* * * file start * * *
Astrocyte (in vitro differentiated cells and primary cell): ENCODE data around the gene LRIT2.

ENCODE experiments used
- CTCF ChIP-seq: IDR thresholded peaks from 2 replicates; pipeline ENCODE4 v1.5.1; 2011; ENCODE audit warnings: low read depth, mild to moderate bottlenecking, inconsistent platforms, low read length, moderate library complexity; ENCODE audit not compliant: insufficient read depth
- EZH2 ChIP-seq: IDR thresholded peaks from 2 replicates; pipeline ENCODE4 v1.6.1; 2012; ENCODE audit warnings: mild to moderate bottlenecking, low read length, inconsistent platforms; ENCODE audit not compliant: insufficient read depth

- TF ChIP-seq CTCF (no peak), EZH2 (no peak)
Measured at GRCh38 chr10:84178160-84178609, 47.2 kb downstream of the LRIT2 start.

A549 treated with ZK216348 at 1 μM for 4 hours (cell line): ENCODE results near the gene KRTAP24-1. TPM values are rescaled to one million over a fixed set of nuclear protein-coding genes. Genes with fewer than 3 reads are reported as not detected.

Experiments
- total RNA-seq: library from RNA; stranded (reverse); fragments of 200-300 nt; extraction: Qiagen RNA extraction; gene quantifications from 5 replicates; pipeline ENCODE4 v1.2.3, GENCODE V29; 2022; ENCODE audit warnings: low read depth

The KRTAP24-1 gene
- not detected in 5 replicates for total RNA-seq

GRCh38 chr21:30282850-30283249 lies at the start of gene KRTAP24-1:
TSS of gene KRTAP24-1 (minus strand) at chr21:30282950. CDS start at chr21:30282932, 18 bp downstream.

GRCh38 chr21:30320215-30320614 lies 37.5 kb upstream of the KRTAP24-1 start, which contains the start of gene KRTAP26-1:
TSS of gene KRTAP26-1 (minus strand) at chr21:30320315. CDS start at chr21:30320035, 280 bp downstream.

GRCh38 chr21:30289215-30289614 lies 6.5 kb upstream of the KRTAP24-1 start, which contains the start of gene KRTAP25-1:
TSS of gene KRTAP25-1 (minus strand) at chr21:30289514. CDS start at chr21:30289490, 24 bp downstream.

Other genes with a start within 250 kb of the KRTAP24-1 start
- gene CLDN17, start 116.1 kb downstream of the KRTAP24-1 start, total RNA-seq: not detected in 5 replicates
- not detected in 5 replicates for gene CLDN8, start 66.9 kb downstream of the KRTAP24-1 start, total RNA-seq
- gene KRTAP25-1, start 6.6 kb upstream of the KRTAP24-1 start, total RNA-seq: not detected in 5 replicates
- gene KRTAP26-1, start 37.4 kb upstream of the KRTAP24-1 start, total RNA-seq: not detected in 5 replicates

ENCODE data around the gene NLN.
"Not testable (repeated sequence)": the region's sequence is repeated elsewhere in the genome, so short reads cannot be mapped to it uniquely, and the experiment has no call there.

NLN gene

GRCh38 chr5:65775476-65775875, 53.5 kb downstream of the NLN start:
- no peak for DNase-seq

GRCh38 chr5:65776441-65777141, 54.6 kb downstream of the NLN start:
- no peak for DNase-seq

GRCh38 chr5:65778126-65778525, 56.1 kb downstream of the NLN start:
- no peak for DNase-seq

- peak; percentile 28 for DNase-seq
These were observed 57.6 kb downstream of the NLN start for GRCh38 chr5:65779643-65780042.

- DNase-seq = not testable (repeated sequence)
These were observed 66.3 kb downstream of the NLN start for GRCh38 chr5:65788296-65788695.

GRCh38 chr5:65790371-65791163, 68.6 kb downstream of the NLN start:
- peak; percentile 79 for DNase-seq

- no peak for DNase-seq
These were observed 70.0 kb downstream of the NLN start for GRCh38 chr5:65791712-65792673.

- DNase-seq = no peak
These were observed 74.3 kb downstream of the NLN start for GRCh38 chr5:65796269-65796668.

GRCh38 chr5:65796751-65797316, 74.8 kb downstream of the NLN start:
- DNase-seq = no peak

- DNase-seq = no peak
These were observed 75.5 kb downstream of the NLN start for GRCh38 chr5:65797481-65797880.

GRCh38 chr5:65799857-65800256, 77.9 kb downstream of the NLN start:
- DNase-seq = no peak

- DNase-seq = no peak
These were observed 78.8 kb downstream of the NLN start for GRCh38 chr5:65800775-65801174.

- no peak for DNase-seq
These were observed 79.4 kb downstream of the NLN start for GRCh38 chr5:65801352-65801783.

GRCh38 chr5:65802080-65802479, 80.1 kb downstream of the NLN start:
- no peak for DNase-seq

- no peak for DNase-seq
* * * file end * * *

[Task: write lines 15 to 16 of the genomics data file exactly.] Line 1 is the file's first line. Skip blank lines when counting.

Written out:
TSS of gene KRTAP26-1 (minus strand) at chr21:30320315. CDS start at chr21:30320035, 280 bp downstream.

GRCh38 chr21:30289215-30289614 lies 6.5 kb upstream of the KRTAP24-1 start, which contains the start of gene KRTAP25-1: